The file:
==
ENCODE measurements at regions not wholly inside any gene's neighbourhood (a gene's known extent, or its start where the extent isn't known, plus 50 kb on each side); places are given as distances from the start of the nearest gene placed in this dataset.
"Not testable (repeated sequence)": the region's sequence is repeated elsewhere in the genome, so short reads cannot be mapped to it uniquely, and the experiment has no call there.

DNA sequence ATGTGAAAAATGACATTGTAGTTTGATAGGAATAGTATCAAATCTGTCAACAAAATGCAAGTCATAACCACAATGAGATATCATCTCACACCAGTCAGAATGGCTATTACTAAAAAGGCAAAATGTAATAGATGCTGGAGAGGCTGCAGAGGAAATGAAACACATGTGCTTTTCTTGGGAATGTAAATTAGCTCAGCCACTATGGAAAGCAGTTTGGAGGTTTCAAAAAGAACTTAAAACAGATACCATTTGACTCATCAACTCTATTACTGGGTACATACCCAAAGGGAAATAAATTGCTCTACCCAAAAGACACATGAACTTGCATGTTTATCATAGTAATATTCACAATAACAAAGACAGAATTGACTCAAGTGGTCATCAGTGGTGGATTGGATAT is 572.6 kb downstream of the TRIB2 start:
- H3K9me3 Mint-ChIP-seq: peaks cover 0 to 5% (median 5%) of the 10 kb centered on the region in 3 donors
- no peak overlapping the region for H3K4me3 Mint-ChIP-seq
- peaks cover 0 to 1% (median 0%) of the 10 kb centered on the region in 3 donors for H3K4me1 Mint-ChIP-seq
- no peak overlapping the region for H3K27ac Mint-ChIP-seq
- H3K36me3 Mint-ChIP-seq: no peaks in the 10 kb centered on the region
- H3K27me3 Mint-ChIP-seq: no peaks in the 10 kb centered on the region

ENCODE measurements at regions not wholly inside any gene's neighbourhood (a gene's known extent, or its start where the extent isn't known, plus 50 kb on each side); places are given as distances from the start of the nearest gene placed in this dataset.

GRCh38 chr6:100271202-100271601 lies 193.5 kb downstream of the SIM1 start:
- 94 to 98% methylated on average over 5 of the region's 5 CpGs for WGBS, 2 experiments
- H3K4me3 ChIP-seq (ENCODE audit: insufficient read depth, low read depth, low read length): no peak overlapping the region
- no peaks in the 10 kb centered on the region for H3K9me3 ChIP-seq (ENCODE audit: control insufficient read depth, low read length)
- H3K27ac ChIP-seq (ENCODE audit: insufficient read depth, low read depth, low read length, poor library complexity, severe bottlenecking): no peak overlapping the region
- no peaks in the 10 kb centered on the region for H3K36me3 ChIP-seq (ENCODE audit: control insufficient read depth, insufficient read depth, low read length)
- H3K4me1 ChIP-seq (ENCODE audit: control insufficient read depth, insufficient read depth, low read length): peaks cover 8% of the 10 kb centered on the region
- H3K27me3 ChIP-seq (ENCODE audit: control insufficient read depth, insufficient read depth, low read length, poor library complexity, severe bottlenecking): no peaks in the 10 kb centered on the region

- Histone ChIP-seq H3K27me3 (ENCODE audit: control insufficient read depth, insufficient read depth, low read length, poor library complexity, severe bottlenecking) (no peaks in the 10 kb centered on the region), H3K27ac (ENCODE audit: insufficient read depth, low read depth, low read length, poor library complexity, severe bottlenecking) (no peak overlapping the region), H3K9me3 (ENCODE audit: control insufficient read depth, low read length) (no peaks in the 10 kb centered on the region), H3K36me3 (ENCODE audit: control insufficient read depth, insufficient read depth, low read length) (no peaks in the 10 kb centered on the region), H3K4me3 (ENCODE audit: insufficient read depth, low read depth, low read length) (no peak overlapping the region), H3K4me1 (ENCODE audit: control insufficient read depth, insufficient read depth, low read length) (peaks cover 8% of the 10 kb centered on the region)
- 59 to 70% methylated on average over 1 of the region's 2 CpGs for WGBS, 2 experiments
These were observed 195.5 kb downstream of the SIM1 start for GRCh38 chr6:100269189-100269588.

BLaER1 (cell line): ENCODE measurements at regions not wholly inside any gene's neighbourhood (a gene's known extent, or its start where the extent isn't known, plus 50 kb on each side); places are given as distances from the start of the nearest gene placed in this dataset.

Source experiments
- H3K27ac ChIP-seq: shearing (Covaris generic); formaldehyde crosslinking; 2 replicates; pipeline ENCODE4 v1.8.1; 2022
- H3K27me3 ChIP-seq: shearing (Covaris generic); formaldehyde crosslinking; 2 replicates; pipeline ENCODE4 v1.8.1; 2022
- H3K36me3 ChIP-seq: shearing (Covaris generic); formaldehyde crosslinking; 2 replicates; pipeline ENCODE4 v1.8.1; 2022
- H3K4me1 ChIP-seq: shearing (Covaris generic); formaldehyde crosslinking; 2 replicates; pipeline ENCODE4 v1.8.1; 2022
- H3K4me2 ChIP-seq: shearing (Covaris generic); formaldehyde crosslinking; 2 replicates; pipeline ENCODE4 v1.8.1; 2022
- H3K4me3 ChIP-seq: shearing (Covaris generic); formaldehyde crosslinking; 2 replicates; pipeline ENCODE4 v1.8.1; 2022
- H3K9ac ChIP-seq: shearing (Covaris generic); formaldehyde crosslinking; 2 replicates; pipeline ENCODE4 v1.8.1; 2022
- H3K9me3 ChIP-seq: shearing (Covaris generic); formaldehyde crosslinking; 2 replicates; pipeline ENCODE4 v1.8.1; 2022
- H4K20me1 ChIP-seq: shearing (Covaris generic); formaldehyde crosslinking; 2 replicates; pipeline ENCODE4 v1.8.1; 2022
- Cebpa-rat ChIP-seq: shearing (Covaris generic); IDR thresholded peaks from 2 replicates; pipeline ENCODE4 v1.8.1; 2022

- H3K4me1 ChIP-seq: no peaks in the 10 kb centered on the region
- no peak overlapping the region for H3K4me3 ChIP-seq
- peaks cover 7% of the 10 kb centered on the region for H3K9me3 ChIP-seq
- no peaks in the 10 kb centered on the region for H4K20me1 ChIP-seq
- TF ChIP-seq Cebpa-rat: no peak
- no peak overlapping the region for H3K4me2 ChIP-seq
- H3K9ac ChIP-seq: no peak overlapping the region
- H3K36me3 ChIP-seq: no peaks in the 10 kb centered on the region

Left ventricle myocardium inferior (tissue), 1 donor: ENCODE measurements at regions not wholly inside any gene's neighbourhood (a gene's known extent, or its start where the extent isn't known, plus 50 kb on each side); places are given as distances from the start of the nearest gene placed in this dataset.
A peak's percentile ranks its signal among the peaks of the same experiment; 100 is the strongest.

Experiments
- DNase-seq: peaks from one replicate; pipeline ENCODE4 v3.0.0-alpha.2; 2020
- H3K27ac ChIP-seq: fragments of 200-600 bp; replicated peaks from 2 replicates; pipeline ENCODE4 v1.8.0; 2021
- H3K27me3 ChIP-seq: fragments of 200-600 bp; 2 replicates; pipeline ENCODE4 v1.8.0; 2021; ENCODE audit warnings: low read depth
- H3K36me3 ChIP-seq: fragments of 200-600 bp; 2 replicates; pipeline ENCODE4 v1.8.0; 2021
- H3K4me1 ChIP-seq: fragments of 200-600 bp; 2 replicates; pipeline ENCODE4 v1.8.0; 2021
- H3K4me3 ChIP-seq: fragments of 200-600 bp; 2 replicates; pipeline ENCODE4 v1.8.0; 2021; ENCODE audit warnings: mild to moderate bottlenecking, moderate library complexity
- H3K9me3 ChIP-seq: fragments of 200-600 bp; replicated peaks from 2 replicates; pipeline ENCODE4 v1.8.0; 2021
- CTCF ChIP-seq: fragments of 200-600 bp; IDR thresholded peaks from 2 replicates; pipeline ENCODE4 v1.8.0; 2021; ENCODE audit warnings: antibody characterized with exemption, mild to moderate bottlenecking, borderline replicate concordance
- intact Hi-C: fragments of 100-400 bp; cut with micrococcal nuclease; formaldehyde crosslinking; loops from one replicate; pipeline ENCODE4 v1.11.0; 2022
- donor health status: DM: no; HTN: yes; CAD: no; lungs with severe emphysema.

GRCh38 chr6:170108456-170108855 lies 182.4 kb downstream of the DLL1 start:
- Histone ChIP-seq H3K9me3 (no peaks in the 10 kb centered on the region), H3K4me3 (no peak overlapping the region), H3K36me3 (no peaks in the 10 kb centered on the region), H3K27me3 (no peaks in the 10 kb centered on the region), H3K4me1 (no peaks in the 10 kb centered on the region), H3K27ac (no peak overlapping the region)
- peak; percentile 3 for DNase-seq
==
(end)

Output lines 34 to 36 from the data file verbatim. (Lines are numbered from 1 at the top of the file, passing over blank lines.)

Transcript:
- H3K4me1 ChIP-seq: no peaks in the 10 kb centered on the region
- no peak overlapping the region for H3K4me3 ChIP-seq
- peaks cover 7% of the 10 kb centered on the region for H3K9me3 ChIP-seq